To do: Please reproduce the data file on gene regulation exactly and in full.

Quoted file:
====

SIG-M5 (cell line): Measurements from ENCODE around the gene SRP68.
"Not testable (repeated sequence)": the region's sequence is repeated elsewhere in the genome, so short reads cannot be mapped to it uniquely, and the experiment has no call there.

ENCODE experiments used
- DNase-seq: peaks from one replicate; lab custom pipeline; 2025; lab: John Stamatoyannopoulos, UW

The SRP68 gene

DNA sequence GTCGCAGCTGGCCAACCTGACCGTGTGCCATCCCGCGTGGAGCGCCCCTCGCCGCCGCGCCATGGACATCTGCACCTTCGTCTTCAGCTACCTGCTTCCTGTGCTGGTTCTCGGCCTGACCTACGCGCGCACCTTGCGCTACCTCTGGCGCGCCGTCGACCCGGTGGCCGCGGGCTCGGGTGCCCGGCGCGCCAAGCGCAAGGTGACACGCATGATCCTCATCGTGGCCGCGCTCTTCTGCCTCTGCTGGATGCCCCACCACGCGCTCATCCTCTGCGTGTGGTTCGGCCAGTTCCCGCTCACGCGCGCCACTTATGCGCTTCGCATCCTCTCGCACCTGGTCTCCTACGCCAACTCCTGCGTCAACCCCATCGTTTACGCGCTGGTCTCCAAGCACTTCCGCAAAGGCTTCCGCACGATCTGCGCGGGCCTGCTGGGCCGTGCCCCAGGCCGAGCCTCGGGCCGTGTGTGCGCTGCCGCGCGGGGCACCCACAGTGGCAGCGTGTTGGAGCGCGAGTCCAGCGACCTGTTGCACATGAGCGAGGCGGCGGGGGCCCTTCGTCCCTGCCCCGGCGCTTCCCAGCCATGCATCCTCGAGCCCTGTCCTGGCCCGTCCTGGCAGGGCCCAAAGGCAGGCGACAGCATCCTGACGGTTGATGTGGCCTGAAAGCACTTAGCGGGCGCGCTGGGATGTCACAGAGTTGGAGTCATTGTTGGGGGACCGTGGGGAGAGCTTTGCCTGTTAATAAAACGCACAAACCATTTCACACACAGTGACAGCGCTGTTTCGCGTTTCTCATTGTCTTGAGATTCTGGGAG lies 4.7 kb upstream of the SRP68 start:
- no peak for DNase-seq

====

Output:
SIG-M5 (cell line): Measurements from ENCODE around the gene SRP68.
"Not testable (repeated sequence)": the region's sequence is repeated elsewhere in the genome, so short reads cannot be mapped to it uniquely, and the experiment has no call there.

ENCODE experiments used
- DNase-seq: peaks from one replicate; lab custom pipeline; 2025; lab: John Stamatoyannopoulos, UW

The SRP68 gene

DNA sequence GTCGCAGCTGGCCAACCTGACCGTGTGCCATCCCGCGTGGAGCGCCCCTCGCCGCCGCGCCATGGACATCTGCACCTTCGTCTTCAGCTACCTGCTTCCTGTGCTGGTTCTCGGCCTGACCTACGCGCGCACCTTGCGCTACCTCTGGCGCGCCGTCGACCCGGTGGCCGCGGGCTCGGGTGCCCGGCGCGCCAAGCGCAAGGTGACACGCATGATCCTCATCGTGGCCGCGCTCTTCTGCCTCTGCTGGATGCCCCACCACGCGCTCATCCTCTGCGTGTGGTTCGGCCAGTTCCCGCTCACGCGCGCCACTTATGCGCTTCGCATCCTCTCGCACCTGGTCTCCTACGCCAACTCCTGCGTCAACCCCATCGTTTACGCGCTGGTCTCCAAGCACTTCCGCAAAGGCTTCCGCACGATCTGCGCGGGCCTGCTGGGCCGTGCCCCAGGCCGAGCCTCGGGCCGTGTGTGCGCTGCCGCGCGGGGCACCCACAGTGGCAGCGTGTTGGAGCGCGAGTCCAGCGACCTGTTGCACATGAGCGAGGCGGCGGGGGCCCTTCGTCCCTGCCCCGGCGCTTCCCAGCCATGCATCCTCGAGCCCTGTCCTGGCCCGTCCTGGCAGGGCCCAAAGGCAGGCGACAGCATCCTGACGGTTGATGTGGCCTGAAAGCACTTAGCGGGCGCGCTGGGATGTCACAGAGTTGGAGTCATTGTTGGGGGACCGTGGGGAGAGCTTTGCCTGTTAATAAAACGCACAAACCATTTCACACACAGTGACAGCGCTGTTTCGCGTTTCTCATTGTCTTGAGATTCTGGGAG lies 4.7 kb upstream of the SRP68 start:
- no peak for DNase-seq